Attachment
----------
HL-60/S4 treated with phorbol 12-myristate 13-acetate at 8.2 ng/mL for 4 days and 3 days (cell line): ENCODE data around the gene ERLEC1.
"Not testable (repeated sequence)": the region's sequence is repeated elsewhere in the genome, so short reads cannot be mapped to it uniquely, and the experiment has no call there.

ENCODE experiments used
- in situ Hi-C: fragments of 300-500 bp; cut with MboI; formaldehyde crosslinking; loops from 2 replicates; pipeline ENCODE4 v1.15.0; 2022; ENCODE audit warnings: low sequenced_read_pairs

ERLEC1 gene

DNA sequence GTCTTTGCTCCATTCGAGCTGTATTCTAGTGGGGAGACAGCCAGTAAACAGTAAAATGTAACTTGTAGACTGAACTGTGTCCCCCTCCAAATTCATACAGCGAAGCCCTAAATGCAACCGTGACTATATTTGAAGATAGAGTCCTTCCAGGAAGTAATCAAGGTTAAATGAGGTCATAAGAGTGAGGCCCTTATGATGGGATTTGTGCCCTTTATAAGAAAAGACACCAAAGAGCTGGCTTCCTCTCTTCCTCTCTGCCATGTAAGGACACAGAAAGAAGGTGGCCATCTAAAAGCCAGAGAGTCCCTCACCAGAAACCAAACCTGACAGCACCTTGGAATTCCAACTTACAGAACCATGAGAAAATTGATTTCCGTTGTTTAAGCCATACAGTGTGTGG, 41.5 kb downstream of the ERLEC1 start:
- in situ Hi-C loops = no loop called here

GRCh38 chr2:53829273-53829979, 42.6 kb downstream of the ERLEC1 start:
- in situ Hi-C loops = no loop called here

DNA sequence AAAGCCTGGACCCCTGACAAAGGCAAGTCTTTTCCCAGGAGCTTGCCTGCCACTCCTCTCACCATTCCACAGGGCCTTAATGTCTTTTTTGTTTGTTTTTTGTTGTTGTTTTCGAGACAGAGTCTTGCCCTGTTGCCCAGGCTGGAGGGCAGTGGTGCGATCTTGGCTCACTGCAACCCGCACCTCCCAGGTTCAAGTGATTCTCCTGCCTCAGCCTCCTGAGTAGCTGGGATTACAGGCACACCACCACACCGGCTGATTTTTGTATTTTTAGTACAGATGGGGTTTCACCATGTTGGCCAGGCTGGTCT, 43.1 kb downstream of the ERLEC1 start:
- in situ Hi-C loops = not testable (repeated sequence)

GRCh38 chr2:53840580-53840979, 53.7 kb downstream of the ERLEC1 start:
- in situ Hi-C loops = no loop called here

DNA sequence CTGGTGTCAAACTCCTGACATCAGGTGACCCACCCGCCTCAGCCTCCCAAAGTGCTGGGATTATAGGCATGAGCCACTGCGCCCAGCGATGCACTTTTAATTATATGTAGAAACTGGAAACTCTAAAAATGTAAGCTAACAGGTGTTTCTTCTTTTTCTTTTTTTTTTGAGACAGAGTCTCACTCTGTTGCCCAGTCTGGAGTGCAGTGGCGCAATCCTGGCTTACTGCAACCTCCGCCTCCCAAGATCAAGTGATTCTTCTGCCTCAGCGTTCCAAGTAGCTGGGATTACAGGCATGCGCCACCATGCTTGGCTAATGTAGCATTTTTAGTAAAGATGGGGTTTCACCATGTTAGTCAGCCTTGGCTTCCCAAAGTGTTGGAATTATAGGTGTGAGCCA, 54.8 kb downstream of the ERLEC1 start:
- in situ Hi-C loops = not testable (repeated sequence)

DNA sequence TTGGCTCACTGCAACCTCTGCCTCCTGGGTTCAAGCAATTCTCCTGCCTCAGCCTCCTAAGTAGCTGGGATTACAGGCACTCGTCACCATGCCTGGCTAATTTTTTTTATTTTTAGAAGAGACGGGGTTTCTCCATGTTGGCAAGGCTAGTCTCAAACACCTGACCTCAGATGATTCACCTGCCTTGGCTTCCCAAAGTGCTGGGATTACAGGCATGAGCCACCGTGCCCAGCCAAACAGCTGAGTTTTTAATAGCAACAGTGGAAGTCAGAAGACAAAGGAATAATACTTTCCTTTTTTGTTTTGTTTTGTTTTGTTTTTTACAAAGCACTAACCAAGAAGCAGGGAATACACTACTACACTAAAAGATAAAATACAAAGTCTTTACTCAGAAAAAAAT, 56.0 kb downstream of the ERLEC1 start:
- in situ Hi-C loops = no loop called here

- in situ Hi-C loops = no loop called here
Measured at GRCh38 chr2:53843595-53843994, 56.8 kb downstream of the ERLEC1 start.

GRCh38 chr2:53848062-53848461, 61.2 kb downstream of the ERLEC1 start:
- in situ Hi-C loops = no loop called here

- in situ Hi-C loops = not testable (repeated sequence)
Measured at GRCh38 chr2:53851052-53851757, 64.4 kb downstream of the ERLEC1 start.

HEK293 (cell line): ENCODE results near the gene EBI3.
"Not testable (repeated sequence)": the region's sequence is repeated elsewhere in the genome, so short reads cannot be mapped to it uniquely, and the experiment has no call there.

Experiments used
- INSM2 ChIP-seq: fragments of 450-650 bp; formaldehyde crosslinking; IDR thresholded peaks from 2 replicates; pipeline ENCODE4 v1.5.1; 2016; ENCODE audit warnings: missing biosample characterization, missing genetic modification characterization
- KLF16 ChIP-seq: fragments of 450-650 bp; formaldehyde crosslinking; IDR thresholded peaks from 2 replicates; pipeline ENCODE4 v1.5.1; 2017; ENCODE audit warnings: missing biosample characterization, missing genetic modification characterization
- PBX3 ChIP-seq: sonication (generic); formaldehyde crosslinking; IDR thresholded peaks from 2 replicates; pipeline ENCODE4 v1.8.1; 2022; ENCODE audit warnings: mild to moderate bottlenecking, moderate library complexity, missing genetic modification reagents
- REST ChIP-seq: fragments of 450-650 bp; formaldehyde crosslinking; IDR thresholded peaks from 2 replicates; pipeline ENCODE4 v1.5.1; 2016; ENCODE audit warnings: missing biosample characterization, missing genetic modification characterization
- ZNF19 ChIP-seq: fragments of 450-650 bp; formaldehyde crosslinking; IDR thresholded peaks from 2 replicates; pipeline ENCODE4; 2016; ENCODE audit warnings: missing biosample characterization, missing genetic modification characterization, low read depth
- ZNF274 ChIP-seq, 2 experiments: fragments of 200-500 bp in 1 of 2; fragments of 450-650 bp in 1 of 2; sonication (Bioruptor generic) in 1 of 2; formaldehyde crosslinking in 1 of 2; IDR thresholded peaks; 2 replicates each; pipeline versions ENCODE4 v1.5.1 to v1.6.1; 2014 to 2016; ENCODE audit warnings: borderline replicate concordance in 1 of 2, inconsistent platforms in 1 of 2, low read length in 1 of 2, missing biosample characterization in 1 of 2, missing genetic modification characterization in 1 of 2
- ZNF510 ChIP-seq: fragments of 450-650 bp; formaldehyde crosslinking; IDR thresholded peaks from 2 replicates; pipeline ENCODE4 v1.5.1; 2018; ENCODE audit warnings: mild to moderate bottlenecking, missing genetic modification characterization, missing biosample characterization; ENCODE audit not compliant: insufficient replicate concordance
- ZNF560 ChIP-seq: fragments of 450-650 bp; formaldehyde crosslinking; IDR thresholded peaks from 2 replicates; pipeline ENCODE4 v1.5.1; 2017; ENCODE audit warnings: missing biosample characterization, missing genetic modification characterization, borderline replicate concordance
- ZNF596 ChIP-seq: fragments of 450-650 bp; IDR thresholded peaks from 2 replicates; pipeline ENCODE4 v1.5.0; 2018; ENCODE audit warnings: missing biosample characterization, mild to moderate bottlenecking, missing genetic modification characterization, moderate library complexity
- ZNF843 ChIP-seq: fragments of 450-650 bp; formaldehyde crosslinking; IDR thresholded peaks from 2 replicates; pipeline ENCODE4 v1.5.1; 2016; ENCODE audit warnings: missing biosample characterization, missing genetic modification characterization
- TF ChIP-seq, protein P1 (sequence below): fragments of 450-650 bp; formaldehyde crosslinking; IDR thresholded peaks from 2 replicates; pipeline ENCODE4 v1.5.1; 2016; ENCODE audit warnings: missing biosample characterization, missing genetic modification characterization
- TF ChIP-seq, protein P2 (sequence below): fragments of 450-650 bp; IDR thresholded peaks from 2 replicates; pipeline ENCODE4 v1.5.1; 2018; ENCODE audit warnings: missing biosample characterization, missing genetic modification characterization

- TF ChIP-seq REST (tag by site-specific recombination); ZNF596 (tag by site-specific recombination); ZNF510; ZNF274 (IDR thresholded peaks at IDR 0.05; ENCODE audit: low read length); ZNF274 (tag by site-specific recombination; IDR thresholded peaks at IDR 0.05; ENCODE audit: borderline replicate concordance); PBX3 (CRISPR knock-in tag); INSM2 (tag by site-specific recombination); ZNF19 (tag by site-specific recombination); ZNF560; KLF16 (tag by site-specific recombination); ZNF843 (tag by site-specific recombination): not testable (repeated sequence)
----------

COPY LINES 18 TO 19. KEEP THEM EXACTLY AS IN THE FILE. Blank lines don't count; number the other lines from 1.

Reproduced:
- in situ Hi-C loops = no loop called here
Measured at GRCh38 chr2:53843595-53843994, 56.8 kb downstream of the ERLEC1 start.